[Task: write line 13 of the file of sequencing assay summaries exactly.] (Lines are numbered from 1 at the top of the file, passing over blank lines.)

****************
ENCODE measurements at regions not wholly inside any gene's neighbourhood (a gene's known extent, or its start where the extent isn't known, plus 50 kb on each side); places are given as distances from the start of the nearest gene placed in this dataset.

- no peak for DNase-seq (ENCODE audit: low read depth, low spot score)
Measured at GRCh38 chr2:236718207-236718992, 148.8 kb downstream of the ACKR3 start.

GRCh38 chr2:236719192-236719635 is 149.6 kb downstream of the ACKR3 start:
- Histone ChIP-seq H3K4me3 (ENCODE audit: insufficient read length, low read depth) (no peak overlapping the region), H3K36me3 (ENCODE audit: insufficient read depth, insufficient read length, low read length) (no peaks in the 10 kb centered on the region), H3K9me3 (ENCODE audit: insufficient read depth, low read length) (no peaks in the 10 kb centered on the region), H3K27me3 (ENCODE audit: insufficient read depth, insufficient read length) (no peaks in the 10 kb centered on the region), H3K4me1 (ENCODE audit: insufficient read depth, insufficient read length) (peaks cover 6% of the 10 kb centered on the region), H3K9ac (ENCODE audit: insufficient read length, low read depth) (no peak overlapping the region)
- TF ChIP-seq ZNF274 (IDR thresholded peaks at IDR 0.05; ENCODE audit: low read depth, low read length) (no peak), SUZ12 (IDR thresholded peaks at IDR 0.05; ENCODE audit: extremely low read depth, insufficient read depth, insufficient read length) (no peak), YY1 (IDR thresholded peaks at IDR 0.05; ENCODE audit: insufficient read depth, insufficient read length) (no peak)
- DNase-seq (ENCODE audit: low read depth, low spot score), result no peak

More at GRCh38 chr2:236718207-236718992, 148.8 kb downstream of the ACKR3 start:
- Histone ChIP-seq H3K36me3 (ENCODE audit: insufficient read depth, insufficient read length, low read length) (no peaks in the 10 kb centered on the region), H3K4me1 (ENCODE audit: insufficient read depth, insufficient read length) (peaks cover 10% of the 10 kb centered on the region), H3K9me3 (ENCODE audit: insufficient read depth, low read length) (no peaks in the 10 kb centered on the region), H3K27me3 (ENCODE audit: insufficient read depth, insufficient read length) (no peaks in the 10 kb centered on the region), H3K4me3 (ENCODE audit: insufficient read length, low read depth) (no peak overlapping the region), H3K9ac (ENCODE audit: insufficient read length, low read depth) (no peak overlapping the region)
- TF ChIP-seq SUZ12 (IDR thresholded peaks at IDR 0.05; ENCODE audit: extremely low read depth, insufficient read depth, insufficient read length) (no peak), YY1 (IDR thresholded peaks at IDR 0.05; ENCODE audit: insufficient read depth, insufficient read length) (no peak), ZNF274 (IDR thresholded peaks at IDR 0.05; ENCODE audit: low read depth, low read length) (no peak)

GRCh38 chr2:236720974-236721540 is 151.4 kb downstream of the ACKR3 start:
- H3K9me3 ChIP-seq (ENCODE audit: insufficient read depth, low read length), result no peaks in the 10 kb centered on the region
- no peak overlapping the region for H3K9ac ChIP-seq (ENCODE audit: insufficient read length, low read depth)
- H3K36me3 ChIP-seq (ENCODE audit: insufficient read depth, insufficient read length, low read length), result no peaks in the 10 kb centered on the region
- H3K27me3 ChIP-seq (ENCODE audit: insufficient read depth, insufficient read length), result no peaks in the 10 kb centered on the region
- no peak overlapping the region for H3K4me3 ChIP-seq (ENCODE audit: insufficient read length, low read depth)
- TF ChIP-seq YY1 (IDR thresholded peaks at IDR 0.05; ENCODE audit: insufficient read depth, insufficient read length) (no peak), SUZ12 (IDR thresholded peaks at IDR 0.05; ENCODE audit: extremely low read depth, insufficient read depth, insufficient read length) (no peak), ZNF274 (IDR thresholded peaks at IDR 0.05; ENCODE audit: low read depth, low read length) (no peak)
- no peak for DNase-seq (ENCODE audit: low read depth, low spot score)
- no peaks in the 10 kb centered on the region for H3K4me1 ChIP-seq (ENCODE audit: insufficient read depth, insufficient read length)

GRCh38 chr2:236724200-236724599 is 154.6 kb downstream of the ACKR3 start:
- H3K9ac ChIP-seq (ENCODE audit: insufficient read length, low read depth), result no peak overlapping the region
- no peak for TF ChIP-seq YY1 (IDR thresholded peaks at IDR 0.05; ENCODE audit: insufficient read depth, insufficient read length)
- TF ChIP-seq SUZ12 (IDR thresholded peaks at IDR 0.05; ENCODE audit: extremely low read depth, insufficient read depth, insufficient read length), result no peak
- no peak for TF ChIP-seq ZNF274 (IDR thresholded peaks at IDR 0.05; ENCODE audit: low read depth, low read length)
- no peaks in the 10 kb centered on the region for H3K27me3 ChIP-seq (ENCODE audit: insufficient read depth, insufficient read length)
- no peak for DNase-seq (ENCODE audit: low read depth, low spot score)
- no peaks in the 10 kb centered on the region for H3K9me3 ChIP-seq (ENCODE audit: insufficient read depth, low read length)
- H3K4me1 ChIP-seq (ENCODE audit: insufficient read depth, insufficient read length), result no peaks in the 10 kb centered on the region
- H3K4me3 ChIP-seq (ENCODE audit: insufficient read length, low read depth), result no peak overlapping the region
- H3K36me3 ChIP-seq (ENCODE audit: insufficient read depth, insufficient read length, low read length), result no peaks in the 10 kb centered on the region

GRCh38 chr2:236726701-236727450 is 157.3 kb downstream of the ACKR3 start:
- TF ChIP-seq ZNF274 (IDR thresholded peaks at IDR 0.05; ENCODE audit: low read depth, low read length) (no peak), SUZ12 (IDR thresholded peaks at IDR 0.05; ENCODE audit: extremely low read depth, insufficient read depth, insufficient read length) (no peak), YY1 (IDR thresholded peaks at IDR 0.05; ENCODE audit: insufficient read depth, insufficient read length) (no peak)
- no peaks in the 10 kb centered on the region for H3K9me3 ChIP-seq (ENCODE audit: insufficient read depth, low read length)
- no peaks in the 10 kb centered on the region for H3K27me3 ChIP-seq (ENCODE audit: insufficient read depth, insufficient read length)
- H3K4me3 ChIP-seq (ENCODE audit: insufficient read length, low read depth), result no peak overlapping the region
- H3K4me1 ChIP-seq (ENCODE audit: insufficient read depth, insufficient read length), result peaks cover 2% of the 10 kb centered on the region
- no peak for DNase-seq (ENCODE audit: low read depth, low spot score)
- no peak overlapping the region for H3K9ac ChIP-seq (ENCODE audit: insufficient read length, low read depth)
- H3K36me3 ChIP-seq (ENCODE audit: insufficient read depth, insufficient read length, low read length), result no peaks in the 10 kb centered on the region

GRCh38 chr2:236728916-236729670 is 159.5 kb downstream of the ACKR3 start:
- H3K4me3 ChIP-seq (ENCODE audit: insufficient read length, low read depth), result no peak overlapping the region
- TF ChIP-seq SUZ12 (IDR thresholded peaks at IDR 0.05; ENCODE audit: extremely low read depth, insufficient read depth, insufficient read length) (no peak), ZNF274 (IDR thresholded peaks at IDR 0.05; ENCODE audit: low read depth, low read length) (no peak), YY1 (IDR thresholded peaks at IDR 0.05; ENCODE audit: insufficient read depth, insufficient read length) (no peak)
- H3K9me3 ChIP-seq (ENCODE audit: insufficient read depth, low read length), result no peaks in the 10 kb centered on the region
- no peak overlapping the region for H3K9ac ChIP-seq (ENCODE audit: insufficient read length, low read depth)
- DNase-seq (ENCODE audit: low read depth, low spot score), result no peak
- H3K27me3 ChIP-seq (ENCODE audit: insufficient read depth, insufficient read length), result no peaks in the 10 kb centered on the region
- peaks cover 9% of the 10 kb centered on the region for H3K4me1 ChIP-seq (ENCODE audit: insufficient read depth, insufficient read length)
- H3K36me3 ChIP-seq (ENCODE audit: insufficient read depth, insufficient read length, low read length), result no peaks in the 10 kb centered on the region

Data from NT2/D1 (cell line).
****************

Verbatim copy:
- no peak overlapping the region for H3K9ac ChIP-seq (ENCODE audit: insufficient read length, low read depth)